First Suspect in OxyGod Case Gets 90 Months in Prison
One of the three men accused of operating the darkweb vendor account “OxyGod” was recently sentenced to more than seven years in federal prison. At an earlier hearing, the defendant pleaded guilty to a single count of conspiracy to distribute a controlled substance. Namely counterfeit Oxycodone pills laced with cyclopropyl fentanyl.
Court documents revealed that Duc Cao, 20, admitted working with Isaiah Suarez of Newport Beach and Wyatt Pasekto distribute counterfeit 30mg Oxycodone pills through a number of darkweb marketplaces under the username “OxyGod.” An Orange County judge, on May 30, sentenced Cao to seven years and three months in federal prison. The other defendants are scheduled for sentencing hearings in June and in August.
U.S. Drug Enforcement Administration Special Agent Lindsey Bellomy, the Special Agent who filed the criminal complaint, wrote that all three men pressed the counterfeit pills in a house owned by Suarez on East Balboa Boulevard in Newport Beach. Cao was frequently spotted as he drove to and from the Suarez house and USPS mail collection boxes through Orange, California.
Wyatt Pasek Flexing on Facebook
Some excerpts from court Documents concerning Cao’s involvement:
At approximately 3:30 p.m., Detective Hermes and other CMPD detectives established surveillance at 705 E. Balboa Boulevard, Unit B and observed CAO exit the location carrying a white plastic grocery bag in his hand. Detective Hermes observed CAO walk to the USPS Blue Collection Box located near the 700 block of Balboa Boulevard. There, Detective Hermes saw CAO remove several small USPS Priority Mail parcels from a white plastic bag and place them in the mail receptacle. CAO then returned to Unit B at 705 E. Balboa Boulevard. After CAO left the mailbox, Detective Hermes stayed near the Blue Collection Box and prohibited any further mail pieces to be placed in the receptacle.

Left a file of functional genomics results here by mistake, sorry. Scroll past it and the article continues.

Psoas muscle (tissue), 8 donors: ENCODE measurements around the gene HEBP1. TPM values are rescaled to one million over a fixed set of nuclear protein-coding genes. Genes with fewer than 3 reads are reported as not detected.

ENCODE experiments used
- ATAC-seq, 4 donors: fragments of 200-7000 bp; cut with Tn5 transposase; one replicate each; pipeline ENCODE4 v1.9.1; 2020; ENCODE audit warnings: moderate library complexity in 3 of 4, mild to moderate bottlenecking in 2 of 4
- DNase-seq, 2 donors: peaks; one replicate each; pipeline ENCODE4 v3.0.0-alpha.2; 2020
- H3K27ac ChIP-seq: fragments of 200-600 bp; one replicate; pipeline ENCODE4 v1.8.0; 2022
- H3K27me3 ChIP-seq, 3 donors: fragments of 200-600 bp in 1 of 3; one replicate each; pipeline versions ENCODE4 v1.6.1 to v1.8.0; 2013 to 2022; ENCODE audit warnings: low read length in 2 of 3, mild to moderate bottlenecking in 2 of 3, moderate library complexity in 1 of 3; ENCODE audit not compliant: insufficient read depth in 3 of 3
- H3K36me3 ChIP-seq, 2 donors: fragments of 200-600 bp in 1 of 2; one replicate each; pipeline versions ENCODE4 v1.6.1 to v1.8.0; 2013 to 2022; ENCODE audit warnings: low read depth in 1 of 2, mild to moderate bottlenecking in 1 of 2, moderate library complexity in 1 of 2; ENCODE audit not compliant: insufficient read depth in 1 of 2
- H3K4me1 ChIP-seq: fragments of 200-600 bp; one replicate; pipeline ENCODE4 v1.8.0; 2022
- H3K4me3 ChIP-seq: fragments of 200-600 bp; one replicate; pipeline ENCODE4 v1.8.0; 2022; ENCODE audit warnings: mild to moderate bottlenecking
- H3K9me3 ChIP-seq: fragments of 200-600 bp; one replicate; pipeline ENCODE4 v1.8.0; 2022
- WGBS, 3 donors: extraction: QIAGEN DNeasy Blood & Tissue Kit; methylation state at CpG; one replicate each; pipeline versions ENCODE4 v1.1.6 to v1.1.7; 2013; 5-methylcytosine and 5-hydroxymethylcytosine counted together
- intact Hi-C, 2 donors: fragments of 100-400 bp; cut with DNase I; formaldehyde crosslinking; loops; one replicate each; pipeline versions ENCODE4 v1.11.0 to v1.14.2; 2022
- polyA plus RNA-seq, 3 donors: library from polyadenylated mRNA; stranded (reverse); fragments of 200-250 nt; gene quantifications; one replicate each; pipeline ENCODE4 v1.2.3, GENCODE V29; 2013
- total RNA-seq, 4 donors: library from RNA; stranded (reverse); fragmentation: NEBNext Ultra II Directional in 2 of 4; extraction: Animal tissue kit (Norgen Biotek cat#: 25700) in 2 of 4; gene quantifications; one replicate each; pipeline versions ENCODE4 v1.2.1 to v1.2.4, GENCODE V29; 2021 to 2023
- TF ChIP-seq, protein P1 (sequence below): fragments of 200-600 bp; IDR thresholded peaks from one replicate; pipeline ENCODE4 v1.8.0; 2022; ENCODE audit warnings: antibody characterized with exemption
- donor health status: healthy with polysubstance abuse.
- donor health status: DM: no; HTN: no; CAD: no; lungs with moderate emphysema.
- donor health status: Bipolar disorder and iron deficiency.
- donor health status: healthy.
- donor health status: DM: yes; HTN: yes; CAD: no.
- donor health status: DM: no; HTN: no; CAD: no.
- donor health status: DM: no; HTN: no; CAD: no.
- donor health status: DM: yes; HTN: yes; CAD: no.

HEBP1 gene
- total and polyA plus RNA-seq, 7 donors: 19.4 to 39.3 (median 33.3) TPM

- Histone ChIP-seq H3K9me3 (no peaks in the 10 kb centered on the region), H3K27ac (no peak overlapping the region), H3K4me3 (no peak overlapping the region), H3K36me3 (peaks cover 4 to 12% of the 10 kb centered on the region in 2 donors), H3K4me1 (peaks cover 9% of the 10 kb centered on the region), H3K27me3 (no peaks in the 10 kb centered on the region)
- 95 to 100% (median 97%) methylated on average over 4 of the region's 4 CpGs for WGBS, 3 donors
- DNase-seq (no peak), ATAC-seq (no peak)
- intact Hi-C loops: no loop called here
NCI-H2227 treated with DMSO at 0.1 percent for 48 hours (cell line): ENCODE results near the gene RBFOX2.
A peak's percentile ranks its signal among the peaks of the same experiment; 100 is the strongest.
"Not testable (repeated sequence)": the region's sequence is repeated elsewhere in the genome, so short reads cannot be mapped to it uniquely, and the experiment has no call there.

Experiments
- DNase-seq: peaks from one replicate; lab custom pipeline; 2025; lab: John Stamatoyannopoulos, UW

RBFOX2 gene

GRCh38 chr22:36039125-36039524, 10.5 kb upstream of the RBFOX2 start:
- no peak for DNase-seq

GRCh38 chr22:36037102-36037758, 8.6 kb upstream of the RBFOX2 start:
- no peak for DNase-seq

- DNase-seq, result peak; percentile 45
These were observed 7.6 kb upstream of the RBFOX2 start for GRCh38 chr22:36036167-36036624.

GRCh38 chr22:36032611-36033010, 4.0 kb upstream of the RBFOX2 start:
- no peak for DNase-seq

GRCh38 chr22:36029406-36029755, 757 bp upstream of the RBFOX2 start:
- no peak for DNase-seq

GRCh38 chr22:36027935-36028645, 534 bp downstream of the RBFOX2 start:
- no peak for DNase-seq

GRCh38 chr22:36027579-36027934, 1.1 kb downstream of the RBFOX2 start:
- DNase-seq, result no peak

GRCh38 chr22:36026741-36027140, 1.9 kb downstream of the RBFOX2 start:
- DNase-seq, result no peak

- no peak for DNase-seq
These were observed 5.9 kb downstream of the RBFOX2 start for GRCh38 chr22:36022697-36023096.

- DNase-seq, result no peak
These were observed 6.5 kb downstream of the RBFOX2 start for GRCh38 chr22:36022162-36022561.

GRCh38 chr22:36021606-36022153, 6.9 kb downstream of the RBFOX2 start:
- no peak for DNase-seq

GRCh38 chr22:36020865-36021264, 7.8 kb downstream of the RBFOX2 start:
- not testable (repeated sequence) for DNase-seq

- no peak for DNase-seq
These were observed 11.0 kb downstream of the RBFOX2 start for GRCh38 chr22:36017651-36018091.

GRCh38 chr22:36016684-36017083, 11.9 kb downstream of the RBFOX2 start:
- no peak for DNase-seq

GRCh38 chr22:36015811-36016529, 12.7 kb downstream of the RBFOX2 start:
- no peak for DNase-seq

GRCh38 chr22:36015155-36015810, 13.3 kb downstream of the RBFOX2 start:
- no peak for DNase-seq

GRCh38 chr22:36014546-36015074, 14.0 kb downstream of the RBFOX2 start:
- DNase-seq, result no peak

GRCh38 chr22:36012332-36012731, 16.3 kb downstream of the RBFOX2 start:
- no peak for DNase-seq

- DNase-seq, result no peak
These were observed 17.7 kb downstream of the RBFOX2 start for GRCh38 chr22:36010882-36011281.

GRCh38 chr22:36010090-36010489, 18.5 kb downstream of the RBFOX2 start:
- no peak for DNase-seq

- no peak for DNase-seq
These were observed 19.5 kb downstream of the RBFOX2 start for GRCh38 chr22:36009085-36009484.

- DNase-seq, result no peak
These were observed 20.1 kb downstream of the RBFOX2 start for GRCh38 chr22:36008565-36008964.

Detective Hermes contacted United States Postal Inspector (“USPI”) Jacob Boyd to get access to the contents of the Blue Collection Box. Upon opening the mail receptacle, Detective Hermes observed the seven parcels on top. The parcels all were the same size and shape with the same sender listed on each respective parcel. Detective Hermes took the parcels into custody and then subsequently gave them to USPI Boyd.
Additionally, USPI Boyd found that the parcels were mailed from a postal facility other than the zip code of the sender’s residence. I know from USPI Boyd that drug traffickers will often mail from postal facilities other than those which are located in the irrespective zip code of residence to further disguise themselves as being associated with the parcel.d. Using a public information database, USPI Boyd could not find anyone with the name listed on the parcel associated with the address listed for the sender on the parcels.e. Furthermore, the sender used the USPS”easypost” system to generate labels for the parcels.“Easypost” is a system that allows individuals to print out postage for packages from any computer terminal with a printer, eliminating the need to go into a US Post Office.
Important Note About Law Enforcement’s Knowledge of Vendor Shipping Techniques
USPI Boyd informed me that he learned from the numerous investigations that he has conducted over the course of the last few years that drug traffickers are now regularly using “easypost” in yet another effort to further disguise themselves as being associated with their parcels.
On March 8, 2018, USPI Boyd obtained a warrant to search the contents of the seven parcels. Detective Hermesi nformed me of his meeting with USPI Boyd and relayed to me the following information regarding the search of the seven parcels:a. Parcel #1 was being shipped to an individual in Huntsville, AL, and contained a silver zip lock type baggie. The silver baggie contained a clear plastic ziplock type baggie. The clear baggie had the number “100”written on the outside with a black marker and appeared to contain approximately that number of small blue circular pills with “A/215” imprinted on them.
Suarez also pleaded guilty to a single count of distribution of controlled substances. Pasek, the so-called “ringleader,” pleaded guilty to one count of conspiracy to distribute a controlled substance, one count of being a felon in possession of a firearm and one count of money laundering.